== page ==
In ARV-naïve patients who have not received treatment for HIV and have no baseline resistance, the guidelines recommend two NRTIs in combination with a third active ARV, including either an INSTI, an NNRTI, or a PI in combination with cobicistat or ritonavir, which are pharmacokinetic enhancers, also known as a boosters.10 Considering the wide variety of treatment options for first-line therapy, choosing a regimen for a specific patient is influenced by factors including efficacy, tolerability, pill burden, dosage frequency, drug-drug interactions, resistance, comorbid conditions, pregnancy, accessibility, and cost.
Lenacapavir Indications and Clinical Profile
Lenacapavir is the first of a new FDA-approved class of drugs called capsid inhibitors to treat HIV-1.2 This drug is indicated for patients who have been heavily treated with ARVs, have developed resistance to many HIV-1 drugs, and are failing their current ARV regimen due to medication resistance, intolerance, or safety considerations.
Lenacapavir is a selective inhibitor of HIV-1 capsid function. The drug interferes with three essential steps of the viral life cycle: capsid assembly, virus assembly and release, and nuclear transport.2 Lenacapavir binds to subunits of the HIV capsid protein, which leads to interference in its replication. As a result, new viral particles are improperly shaped and can no longer replicate. Lencapavir’s oral bioavailability is only 6% to 10%, whereas the SC bioavailability is 100%. The Tmax (time it takes to reach maximum plasma concentration) is 4 hours when taken orally and 77 to 84 days when injected SC. The apparent oral volume of distribution is 19,240 L, and the SC apparent volume of distribution is 9,500 to 11,700 L. Lenacapavir’s oral half-life is 10 to 12 days, and its SC half-life is 8 to 12 weeks.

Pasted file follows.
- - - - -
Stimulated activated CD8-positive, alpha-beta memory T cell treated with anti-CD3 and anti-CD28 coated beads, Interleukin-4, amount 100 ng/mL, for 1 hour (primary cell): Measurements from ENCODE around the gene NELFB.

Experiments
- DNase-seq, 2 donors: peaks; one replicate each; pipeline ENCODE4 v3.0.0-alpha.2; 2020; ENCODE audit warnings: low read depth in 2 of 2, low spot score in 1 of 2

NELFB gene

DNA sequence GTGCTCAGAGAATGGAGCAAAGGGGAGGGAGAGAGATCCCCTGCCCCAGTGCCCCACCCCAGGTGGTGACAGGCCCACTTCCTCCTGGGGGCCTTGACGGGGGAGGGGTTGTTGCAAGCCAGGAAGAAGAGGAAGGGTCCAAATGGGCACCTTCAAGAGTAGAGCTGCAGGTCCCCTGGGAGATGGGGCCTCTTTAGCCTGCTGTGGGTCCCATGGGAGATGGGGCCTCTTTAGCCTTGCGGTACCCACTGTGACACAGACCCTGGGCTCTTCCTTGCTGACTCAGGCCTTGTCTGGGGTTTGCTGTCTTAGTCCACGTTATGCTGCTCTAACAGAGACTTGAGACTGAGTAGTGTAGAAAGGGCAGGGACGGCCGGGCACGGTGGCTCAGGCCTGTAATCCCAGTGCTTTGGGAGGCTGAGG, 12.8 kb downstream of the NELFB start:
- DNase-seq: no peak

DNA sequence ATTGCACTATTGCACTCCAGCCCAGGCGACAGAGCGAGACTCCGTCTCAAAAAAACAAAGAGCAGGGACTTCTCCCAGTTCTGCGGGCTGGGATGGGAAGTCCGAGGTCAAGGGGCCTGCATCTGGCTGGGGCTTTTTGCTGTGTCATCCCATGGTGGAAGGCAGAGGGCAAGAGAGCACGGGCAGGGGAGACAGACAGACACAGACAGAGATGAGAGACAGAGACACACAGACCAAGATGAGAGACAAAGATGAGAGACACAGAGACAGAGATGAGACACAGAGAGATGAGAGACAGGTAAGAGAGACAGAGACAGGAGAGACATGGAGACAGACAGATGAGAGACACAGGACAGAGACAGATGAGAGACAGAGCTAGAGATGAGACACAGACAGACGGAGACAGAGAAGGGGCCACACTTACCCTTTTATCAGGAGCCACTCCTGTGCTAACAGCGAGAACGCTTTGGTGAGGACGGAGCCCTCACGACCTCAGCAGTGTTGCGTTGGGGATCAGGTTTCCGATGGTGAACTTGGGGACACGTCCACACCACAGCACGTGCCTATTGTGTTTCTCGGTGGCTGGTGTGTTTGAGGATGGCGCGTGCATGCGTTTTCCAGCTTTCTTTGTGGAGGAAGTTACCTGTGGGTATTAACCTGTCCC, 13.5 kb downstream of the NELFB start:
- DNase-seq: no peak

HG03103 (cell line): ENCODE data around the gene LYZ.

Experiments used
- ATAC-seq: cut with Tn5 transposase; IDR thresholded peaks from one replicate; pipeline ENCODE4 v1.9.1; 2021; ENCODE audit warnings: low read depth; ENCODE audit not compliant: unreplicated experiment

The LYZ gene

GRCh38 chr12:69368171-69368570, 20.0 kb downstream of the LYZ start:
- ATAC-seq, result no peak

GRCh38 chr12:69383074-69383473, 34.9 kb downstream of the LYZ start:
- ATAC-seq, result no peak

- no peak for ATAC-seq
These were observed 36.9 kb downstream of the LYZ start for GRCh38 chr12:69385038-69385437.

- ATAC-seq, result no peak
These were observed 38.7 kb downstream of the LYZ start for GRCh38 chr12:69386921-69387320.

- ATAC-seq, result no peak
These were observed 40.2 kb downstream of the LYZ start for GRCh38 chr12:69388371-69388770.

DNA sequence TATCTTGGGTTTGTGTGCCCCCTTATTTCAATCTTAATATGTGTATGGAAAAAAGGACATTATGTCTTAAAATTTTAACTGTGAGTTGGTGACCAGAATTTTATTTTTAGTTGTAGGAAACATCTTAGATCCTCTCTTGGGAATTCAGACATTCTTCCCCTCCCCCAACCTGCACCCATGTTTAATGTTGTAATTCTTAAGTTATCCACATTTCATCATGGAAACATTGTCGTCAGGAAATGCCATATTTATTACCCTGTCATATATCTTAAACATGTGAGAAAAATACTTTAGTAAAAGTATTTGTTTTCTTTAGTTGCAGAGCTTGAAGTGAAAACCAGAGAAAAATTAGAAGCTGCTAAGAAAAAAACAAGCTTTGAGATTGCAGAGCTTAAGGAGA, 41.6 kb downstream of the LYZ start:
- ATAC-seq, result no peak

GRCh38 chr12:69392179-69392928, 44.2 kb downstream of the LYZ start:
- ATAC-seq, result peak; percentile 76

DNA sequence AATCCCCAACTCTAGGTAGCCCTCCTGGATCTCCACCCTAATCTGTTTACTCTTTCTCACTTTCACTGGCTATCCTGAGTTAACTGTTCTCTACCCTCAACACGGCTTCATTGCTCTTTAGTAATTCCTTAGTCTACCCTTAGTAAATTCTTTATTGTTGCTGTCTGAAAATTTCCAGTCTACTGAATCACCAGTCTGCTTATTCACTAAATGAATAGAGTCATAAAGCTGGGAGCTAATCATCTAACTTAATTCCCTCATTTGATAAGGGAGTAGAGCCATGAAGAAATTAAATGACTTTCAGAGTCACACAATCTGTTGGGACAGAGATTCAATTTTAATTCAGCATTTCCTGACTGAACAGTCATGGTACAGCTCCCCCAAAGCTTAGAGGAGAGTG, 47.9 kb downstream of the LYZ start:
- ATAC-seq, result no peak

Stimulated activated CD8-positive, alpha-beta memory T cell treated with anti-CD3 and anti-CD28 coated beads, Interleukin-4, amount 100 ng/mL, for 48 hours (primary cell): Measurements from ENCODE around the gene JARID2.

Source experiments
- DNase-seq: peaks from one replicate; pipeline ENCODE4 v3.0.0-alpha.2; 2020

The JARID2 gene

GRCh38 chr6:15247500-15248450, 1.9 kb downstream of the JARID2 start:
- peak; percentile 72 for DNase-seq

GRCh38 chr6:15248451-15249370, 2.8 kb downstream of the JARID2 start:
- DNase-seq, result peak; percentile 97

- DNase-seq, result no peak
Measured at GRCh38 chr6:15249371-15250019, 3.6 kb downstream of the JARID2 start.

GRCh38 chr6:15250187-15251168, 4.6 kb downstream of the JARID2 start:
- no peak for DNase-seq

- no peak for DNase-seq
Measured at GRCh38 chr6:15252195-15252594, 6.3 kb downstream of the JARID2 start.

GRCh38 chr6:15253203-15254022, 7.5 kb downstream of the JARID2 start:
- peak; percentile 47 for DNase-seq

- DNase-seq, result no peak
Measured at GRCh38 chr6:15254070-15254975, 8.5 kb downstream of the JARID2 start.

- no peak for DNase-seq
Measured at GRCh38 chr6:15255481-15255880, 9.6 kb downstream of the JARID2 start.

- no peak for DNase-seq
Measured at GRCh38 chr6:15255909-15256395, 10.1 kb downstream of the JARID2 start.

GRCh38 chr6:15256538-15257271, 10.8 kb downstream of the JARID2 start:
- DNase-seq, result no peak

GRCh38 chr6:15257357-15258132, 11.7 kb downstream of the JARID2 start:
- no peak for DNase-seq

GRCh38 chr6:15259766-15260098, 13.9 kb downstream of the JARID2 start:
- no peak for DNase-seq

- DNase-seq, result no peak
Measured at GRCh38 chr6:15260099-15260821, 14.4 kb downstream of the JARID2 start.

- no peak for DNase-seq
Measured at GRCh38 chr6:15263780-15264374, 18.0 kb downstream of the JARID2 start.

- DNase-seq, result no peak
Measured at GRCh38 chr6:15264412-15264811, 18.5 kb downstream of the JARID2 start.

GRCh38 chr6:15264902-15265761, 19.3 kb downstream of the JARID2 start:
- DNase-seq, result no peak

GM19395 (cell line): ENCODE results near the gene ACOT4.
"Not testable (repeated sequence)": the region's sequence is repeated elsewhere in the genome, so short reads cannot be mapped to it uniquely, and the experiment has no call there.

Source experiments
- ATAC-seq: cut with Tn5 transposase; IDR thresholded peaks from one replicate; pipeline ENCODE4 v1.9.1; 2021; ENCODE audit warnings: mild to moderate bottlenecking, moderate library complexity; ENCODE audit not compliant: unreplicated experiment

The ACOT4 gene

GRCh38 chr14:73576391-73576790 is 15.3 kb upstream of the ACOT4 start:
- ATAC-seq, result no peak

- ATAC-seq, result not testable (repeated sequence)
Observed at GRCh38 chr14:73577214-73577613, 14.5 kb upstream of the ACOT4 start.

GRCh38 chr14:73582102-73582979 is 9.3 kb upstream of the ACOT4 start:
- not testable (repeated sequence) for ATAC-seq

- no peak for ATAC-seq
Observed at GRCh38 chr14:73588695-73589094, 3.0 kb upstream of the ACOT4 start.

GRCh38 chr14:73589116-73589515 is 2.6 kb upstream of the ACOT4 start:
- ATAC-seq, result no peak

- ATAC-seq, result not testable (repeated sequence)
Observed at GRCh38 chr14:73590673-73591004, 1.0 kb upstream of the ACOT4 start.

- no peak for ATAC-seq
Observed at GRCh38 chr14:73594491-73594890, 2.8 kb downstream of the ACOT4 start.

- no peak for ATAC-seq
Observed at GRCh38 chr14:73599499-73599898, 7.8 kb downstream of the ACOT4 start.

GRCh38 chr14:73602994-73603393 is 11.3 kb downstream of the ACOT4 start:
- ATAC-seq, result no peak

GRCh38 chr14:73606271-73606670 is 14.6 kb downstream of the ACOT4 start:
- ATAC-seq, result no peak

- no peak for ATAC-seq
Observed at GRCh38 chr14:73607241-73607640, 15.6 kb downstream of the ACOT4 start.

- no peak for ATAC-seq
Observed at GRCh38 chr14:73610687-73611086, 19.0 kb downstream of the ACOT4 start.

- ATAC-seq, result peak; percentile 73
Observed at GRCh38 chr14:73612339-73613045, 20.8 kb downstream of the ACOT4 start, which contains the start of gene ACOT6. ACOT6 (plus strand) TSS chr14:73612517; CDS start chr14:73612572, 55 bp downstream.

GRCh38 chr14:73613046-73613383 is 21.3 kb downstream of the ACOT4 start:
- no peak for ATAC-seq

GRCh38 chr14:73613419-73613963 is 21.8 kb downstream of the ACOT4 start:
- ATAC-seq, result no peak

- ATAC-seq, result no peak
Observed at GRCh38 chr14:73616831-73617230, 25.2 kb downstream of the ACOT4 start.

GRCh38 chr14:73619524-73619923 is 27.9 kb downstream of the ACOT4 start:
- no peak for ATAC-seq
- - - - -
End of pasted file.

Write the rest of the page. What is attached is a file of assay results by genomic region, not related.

Dosage and Administration
Lenacapavir is commercially available as 300-mg tablets and a 463.5-mg/1.5-mL single-dose vial for injection.2 Lenacapavir is administered as a combination of oral tablets and SC injection for its initiation dose, followed by SC maintenance dosing every 6 months. Two FDA-approved dosing options for lenacapavir are noted in TABLE 1.2 Lenacapavir injection is for administration into the abdomen by a healthcare provider using aseptic technique. The injection is a yellow solution and should not be used if the solution is discolored or contains particulate matter. Once the solution is withdrawn from the vials, the SC injection should be administered as soon as possible into the patient’s abdomen. The injection kit components are for single use only. Two 1.5-mL injections are required for a complete dose. No dosage adjustments are recommended for renal or hepatic insufficiency. Human data on lenacapavir use in pregnancy are lacking. Healthcare providers are encouraged to register patients with the ARV pregnancy registry, which monitors pregnancy outcomes in individuals exposed to lenacapavir during gestation.